You can read details about Miracast here. Briefly, it's a standard for, well, wireless HDMI. iOS does not support it. Android does not support it. Blackberry does, so yay?
At a high level, mirroring is what it sounds like. If you were to mirror your device to a second screen, you'd be seeing things on that other screen.
Casting can mean a couple of things. I'll use Google Chrome browser and a Chromecast device as an example.
If you launch Netflix on your phone (iOS or Android) you can cast to your Chromecast (or Roku). The content from Netflix is now playing on your TV. But here's the thing. Some people think that your phone is actually doing the streaming, and transferring the output to the TV via the Chromecast (or Roku). But it's not. What's actually happening is that when you started "casting" the Chromecast (or Roku) opened its own Netflix app, took the information about what was playing, launched that content, then moved to whatever timestamp your phone was on. All that really quickly. But the key piece is that your phone is no longer doing the streaming, the Chromecast (or Roku) is.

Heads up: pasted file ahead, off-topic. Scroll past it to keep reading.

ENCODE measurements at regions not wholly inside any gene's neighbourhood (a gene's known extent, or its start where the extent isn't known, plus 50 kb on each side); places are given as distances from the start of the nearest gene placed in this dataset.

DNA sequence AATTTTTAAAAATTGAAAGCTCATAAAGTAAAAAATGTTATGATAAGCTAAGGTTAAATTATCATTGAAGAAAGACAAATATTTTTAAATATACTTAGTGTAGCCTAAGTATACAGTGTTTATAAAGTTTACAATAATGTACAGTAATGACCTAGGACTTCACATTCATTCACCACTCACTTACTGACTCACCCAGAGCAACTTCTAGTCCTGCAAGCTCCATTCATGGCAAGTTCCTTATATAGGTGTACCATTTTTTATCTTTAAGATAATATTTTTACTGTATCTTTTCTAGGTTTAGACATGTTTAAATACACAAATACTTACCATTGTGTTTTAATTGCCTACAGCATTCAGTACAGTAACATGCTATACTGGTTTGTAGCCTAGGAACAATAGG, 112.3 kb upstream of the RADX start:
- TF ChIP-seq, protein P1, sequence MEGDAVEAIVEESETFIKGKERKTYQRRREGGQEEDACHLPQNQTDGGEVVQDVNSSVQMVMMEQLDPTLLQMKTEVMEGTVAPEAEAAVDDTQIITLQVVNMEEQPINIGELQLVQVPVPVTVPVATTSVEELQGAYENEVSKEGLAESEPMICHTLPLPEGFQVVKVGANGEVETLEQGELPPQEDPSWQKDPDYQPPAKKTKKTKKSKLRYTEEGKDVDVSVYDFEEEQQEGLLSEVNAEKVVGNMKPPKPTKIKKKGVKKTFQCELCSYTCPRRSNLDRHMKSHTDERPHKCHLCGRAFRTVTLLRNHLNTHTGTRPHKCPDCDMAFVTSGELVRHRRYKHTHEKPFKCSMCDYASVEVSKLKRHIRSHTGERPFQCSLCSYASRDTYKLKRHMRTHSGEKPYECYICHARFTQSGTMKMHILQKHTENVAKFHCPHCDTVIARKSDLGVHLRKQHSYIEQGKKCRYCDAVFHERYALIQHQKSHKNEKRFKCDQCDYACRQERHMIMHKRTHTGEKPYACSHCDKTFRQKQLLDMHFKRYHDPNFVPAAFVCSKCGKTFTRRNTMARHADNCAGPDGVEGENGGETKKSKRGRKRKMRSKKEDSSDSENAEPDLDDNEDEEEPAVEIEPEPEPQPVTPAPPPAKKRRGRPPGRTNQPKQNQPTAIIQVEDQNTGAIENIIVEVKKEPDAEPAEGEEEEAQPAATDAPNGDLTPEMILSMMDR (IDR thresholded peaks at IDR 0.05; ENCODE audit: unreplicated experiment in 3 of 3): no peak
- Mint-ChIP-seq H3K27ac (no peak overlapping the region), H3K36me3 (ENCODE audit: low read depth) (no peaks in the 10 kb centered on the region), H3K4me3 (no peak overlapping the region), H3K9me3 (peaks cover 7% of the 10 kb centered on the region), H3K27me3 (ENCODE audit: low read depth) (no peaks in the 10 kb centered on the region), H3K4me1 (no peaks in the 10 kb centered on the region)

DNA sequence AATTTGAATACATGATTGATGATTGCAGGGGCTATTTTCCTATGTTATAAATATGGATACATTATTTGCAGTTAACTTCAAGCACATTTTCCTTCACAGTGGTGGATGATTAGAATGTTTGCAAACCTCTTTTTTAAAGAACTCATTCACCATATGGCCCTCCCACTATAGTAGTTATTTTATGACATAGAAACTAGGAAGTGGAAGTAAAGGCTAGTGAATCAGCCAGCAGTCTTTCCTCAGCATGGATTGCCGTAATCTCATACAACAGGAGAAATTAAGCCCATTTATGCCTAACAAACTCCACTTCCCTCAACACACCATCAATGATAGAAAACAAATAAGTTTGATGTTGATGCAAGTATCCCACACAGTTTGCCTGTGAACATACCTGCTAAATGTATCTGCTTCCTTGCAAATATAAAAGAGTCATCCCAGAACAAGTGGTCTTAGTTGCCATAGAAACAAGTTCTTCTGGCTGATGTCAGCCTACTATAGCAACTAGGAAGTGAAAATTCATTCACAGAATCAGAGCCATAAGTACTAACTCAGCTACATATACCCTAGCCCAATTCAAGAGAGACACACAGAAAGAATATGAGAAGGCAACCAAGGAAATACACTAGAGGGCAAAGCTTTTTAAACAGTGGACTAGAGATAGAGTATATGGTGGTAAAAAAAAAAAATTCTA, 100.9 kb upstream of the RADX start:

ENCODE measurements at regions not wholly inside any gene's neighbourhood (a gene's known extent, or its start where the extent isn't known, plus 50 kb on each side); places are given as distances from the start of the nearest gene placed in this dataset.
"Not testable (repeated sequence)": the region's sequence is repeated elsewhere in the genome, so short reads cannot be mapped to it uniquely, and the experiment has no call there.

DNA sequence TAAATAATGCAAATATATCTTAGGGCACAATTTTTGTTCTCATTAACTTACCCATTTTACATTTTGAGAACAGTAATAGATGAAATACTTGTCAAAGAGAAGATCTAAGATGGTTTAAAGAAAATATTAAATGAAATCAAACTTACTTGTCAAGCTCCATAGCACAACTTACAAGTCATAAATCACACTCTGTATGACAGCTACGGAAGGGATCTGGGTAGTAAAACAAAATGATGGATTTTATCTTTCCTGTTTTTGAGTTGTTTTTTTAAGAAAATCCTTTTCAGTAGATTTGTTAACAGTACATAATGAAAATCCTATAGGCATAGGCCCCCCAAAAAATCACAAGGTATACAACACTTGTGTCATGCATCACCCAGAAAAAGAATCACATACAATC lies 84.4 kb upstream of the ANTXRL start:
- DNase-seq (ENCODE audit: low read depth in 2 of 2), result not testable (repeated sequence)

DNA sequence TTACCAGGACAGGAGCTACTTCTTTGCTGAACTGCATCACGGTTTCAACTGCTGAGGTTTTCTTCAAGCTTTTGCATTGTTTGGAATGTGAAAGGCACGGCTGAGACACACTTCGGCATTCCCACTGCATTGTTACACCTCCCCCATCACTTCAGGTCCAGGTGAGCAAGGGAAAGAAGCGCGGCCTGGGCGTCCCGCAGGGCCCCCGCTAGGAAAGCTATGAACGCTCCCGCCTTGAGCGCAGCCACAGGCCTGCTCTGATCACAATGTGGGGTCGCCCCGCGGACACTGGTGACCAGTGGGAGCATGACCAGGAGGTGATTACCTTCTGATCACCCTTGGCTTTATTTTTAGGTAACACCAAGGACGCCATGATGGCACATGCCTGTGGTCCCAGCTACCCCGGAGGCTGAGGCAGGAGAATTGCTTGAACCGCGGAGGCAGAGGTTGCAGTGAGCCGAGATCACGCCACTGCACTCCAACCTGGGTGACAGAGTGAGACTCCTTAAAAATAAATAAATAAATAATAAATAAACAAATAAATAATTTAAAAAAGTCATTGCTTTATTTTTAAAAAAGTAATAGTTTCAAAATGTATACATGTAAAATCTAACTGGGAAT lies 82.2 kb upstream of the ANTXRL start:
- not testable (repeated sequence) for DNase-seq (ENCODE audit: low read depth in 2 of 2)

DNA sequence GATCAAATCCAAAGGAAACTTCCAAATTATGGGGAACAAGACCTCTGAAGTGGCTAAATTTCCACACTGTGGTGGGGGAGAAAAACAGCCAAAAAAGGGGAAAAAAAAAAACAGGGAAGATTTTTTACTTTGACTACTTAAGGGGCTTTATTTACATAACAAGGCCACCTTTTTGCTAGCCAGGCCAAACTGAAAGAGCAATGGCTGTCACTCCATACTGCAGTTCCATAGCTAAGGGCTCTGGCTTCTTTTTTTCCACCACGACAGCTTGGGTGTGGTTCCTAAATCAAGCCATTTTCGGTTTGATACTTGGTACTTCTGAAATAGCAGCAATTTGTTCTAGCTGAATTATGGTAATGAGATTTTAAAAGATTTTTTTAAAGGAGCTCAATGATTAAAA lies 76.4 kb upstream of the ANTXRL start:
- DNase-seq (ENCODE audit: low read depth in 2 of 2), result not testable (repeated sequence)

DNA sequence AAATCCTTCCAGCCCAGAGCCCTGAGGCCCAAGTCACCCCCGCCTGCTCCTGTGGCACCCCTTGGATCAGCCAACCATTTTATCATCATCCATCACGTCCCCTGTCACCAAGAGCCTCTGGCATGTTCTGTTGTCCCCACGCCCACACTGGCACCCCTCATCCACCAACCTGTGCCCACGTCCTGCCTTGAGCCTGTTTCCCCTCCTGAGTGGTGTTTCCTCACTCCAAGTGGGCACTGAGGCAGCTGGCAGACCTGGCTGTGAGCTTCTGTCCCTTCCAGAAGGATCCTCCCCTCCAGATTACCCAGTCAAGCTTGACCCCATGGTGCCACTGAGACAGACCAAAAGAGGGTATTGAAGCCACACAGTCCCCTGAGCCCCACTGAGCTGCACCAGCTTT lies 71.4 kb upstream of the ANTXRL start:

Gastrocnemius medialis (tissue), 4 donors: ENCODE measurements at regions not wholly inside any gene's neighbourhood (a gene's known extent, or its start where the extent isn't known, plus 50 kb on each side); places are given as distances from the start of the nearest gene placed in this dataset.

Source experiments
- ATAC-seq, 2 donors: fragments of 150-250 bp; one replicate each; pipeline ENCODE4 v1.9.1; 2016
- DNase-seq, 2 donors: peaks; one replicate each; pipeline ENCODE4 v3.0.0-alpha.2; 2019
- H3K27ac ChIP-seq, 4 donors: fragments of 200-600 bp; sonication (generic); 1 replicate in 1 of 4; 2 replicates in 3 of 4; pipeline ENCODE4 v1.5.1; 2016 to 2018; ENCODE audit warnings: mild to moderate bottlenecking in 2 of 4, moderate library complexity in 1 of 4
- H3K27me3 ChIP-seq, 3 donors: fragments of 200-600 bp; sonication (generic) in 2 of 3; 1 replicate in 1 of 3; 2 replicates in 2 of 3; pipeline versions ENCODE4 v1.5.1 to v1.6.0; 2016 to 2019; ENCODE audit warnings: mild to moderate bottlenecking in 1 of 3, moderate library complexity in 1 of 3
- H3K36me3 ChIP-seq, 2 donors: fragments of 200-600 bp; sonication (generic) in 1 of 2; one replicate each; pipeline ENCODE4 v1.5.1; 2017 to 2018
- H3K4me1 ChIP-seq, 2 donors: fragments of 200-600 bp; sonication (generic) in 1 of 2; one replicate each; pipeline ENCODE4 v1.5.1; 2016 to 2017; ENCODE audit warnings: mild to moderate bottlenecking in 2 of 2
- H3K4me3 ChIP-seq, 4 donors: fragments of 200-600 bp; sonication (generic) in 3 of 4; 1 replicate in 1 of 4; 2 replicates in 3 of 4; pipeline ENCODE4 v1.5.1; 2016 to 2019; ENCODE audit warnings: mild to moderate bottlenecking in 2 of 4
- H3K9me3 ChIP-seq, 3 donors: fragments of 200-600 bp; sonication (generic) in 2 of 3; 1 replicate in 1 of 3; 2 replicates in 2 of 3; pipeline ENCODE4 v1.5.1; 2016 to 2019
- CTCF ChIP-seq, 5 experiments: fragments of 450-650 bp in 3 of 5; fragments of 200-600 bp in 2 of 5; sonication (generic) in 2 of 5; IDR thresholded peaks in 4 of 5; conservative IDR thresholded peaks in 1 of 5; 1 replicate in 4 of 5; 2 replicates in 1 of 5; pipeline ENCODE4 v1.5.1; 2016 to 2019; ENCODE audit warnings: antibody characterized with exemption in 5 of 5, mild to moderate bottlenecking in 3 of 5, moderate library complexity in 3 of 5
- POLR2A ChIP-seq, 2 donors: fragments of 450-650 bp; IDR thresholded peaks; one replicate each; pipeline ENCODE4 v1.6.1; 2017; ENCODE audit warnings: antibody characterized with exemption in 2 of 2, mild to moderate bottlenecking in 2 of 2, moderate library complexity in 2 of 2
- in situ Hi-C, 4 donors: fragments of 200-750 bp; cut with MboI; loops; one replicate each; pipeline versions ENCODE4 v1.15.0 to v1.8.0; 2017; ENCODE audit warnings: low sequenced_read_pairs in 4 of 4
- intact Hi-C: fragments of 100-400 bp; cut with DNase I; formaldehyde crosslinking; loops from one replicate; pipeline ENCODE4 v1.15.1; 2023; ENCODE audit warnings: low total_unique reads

The connection between the phone and streamer can be used to FF, RW, Pause, Play/Resume the stream, but it's still the streamer, not the phone, doing the actual streaming. Chromecast has the apps already loaded, or if not, can load them quickly without intervention. However, if you remove Netflix from your Roku, then try to "cast" Netflix from your Roku, you'll see Roku prompt you to download Netflix.
Then there's this other thing that's commonly called casting. Remember I said your Chrome browser? Well, it's got a "cast" button or link. Click that and your browser tab contents appear on your Chromecast (or Roku, you can select where if you have more than one on your network). In that instance, your browser is actually doing the heavy lifting. It's really mirroring the tab to the device.
You didn't ask this, but don't Miracast. Well, actually go ahead, but be prepared to be disappointed. It may work great, but it may not. Roku does support it, but the other device, Windows or Android-based phone (or Blackberry?) may or may not support it. As I said, Android doesn't support it, but some phone manufacturers put in the stuff to work apart from Android. So, kludged together. If it fails, it fails.
DBDukes Roku Community Streaming Expert Note: I am not a Roku employee.
If this post solves your problem please help others find this answer and click "Accept as Solution."